AARP Eye Center
Recessions don’t always follow bank collapses, but the recent failures of Silicon Valley Bank and Signature Bank have pushed recession fears up a few notches. For retirees, this means added worry about the safety of their money. With that in mind, let’s take some time and review the financial safety nets you have — and those you may not.
Before the creation of the Federal Deposit Insurance Corporation (FDIC) in 1933, depositors often got back only pennies on the dollar — if that — when a bank failed. Today the FDIC insures most bank deposits up to $250,000. If you have more than $250,000, you can get the additional funds covered by opening an account at a different bank, or by opening a different type of account, such as an individual retirement account (IRA), at the same bank. You can find out how much of your deposits are insured through the FDIC’s Electronic Deposit Insurance Estimator.
AARP Membership — $12 for your first year when you sign up for Automatic Renewal
Get instant access to members-only products and hundreds of discounts, a free second membership, and a subscription to AARP The Magazine.
The banking industry funds the FDIC via insurance premiums, which go into the Deposit Insurance Fund (DIF), whose assets are equal to about 1.3 percent of insured deposits. The FDIC also has a $100 billion line of credit with the U.S. Treasury in case losses exceed the DIF’s assets.
Of course, banks aren’t the only financial institutions in the world. Here are some answers to common questions about the protections you have — or don’t — in case of financial disasters.
How shaky is the banking sector? It’s always a bit hard to tell: Banks can carry bad loans on their books for months before selling them off, and it takes a while for good loans to go bad in the first place. A spate of bad loans may not show up in a bank’s earnings until well after they have gone bad.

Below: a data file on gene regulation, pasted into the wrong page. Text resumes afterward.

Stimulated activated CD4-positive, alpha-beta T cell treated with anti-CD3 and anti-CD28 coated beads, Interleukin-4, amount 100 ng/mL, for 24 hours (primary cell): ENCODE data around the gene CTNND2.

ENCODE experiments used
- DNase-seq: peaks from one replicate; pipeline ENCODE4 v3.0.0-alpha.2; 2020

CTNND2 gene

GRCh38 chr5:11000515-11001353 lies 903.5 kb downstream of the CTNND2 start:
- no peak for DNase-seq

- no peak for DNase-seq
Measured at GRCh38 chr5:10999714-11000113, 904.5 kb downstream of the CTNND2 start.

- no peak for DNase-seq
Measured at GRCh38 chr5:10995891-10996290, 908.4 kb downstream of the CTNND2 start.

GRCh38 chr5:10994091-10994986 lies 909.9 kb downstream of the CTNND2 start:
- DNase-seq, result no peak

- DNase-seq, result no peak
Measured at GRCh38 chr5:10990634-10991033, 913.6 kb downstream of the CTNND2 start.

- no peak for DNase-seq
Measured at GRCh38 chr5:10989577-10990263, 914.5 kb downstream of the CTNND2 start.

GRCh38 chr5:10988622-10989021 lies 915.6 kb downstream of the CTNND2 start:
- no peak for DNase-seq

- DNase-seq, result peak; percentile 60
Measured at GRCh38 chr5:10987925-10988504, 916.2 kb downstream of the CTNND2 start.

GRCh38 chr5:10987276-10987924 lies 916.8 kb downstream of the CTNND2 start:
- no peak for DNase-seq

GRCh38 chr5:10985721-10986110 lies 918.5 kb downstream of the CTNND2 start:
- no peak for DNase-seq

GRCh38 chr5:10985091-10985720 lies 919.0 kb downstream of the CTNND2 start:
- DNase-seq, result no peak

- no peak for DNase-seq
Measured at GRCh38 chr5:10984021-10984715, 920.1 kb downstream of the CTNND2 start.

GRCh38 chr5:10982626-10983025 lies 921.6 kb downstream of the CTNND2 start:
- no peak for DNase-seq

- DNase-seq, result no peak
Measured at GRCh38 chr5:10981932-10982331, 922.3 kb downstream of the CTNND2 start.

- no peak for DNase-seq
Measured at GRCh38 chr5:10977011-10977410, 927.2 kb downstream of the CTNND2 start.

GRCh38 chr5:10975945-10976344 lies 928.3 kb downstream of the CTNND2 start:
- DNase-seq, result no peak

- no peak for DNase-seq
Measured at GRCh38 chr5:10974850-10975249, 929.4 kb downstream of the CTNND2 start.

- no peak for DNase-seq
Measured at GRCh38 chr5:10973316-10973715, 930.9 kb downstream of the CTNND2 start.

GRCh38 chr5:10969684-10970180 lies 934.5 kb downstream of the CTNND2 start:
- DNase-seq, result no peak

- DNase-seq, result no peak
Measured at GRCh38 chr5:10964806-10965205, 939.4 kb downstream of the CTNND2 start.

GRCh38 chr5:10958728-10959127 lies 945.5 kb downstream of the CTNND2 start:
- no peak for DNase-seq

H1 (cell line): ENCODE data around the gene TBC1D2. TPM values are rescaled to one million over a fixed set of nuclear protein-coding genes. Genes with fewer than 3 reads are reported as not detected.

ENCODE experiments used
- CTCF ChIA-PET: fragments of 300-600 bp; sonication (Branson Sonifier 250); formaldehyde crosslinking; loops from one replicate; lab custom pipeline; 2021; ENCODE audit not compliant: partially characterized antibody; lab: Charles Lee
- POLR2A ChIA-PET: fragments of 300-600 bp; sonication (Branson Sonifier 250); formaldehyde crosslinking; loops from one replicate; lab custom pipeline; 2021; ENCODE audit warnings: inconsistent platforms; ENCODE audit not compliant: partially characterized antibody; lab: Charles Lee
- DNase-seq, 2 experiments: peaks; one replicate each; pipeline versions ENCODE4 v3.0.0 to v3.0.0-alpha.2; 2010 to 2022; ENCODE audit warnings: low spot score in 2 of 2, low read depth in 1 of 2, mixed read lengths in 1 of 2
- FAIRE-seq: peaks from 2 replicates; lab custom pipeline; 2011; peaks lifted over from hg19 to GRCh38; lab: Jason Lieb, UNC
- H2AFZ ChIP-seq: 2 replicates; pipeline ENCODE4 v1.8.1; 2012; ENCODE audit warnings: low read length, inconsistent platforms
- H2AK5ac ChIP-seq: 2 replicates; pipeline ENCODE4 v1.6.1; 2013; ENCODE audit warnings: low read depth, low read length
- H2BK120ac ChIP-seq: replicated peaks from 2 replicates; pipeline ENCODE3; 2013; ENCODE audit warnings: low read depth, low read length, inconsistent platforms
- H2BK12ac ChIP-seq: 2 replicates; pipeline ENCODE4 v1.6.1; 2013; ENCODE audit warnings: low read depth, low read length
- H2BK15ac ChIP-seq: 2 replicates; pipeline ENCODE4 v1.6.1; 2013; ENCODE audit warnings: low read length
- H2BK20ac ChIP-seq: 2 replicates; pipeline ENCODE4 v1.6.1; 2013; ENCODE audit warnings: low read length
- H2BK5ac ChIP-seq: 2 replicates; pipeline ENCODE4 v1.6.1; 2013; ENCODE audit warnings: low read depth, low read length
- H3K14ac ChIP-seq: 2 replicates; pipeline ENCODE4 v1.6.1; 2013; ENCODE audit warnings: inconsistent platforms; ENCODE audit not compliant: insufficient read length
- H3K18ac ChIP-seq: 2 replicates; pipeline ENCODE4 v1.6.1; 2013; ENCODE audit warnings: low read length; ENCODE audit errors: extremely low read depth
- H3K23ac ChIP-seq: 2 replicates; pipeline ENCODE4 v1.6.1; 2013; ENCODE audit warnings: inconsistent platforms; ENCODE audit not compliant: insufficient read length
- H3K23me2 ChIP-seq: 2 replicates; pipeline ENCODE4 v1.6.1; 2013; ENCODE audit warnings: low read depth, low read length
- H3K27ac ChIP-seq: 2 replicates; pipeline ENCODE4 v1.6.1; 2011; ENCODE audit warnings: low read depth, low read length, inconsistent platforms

Rising interest rates can be harmful to bank earnings. Silicon Valley Bank had a large portfolio of mortgage-backed securities with very low yields. As the Federal Reserve pushed interest rates up, those securities lost value. And as depositors demanded their money back, the bank had to sell those securities at a loss.
Wall Street has slashed the stock prices of many regional banks. In the past 30 days, financial stocks have fallen about 12 percent and regional bank stocks have tumbled 31 percent through March 14, according to Morningstar, the Chicago investment trackers.
At least so far, the banks’ problems seem fairly limited. The Federal Reserve Bank of New York noted in November that the banking system is well capitalized, meaning that most banks have enough reserves to weather a downturn. S&P Global Ratings noted that it has “not seen evidence that unmanageable deposit outflows experienced at a few banks have widely spread across rated banks.”